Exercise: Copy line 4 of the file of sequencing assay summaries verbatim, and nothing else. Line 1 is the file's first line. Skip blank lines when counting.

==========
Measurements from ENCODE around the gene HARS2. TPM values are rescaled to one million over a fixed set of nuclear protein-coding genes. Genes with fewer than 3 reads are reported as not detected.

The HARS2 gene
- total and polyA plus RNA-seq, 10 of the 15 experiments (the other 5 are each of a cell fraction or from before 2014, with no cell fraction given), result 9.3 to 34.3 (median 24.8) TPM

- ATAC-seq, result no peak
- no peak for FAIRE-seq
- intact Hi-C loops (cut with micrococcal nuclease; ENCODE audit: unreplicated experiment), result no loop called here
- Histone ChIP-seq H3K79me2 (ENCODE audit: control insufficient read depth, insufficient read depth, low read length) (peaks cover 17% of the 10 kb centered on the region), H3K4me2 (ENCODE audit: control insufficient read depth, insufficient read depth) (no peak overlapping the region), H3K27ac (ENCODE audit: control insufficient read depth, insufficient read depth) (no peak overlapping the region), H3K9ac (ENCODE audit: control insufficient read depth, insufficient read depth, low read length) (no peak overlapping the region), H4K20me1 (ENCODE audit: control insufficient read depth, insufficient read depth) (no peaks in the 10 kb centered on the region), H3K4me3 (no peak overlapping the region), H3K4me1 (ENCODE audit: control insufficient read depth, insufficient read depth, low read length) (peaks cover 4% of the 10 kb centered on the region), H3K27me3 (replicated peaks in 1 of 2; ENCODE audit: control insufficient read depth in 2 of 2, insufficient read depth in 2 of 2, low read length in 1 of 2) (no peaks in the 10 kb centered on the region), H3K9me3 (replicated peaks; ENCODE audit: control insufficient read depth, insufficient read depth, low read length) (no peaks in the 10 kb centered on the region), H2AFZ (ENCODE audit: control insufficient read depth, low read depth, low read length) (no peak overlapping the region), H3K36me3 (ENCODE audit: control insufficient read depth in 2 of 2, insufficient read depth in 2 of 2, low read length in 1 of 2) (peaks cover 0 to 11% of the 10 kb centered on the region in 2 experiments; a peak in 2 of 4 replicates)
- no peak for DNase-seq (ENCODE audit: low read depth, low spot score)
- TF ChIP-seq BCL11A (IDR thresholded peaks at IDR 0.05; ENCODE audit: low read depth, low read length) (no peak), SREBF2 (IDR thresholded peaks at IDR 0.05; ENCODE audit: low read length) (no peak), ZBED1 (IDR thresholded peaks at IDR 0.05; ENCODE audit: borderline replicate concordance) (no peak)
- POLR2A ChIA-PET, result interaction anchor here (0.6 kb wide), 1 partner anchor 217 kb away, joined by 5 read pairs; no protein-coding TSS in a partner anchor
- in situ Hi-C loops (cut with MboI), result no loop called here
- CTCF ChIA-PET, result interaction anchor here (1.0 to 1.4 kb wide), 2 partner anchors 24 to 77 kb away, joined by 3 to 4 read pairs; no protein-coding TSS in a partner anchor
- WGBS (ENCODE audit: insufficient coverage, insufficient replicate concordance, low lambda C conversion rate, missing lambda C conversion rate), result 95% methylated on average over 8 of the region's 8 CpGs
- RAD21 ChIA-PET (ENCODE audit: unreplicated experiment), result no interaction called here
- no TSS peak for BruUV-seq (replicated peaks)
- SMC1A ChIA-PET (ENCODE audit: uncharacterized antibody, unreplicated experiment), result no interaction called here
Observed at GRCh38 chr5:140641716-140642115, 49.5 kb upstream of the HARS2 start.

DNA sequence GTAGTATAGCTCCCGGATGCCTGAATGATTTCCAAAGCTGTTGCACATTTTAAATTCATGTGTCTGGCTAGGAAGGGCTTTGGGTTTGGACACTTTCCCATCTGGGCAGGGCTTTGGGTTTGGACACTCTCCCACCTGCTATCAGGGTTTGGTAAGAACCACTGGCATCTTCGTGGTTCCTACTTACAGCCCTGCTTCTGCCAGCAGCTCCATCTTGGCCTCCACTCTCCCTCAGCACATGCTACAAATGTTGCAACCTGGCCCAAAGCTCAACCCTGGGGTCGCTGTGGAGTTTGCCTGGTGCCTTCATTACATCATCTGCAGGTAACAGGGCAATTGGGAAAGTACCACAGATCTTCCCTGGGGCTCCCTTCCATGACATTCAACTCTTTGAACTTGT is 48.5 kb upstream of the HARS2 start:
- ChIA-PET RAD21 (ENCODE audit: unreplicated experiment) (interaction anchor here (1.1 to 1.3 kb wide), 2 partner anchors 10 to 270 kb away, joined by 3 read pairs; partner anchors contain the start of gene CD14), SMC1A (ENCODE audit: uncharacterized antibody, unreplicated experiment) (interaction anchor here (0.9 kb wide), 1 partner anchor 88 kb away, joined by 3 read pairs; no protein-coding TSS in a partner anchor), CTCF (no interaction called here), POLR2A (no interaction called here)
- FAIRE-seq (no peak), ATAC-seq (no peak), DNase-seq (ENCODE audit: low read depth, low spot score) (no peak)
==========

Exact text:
- ATAC-seq, result no peak